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2.2 What was said at Waalumbaal Birri (Endeavour River) in 1770?

<p>A page from Joseph Banks’ <em>Endeavour</em> journal, August 1770</p>

State Library of New South Wales, IE1566678

<p>A page from Joseph Banks’ <em>Endeavour</em> journal, August 1770</p>

Aboriginal languages were completely new to the European visitors, and vice versa. During the 48 days that the Endeavour crew spent at Waalumbaal Birri (Endeavour River) fixing a hole in the ship, Guugu Yimdhirr people watched them carefully. We know the visitors and the local people tried to communicate with each other.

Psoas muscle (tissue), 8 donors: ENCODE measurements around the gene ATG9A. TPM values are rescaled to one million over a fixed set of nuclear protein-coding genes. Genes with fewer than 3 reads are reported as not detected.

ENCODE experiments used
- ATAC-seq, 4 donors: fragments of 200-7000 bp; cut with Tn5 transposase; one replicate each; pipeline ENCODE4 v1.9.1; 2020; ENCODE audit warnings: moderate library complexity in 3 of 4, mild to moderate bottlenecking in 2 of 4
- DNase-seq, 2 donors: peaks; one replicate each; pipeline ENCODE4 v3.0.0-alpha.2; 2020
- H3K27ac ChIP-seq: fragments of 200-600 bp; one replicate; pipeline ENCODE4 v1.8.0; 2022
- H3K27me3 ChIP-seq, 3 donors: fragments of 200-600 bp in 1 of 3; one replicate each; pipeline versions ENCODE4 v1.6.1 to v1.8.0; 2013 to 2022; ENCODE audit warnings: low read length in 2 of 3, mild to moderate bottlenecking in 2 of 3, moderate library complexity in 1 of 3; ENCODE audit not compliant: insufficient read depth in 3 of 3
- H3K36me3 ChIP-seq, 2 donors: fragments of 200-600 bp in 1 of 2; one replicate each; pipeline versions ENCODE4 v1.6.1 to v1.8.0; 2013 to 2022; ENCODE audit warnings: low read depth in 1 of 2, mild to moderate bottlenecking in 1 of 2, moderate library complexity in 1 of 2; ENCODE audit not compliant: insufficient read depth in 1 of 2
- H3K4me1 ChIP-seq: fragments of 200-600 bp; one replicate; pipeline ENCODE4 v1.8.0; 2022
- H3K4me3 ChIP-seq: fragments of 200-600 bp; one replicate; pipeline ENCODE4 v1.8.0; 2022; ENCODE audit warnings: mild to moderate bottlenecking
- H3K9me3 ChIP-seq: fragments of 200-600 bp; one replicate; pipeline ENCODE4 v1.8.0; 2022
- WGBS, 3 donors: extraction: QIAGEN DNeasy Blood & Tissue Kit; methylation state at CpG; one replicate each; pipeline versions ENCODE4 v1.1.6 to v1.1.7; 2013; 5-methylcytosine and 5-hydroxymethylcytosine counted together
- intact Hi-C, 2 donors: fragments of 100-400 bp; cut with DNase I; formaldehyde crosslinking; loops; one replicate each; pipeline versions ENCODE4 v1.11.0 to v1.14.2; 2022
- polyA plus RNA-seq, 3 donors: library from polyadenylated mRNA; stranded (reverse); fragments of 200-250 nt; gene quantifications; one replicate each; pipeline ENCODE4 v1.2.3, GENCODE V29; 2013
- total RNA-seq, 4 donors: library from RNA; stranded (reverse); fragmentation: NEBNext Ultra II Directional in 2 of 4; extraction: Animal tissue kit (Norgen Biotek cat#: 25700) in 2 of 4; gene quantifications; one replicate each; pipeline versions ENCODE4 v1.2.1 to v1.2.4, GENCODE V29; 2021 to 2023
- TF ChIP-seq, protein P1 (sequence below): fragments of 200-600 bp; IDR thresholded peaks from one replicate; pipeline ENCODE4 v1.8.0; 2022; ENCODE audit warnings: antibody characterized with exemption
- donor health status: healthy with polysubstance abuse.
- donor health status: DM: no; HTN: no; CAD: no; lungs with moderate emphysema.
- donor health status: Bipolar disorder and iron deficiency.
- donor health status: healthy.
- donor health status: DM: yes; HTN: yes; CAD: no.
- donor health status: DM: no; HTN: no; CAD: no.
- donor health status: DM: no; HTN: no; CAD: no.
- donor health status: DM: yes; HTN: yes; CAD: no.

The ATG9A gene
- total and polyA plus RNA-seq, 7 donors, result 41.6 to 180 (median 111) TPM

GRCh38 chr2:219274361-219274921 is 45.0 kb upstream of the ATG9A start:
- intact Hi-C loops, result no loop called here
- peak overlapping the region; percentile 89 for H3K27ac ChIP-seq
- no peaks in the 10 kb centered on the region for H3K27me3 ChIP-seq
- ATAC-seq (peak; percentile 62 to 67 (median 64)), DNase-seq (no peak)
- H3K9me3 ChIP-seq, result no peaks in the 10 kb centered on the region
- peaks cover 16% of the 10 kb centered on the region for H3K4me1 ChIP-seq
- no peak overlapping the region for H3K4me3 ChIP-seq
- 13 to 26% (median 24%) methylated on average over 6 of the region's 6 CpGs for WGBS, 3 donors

1. Communicate the following to a partner using only mime and signs.

Food Hungry Danger Go away Shoot
Mine Us Kick Eat Tree
Water Drink White Sun Sky
Friend Captain Family Wait Run

Actions, objects, descriptions and ideas can be difficult to communicate without using a common language. Some of Cook’s crew recorded Aboriginal words, and the languages were very different to English. They used English letters to write the words they heard.

 

2. Now think about communicating through simple diagrams and drawings. Pick four of the words from the table above and try to represent them in a picture or simple diagram on a piece of paper. Make sure you don’t write your words down!

 

3. Show one of your pictures or diagrams to a classmate. Can they tell which word you’ve tried to communicate? Now see if you can work out one of theirs.

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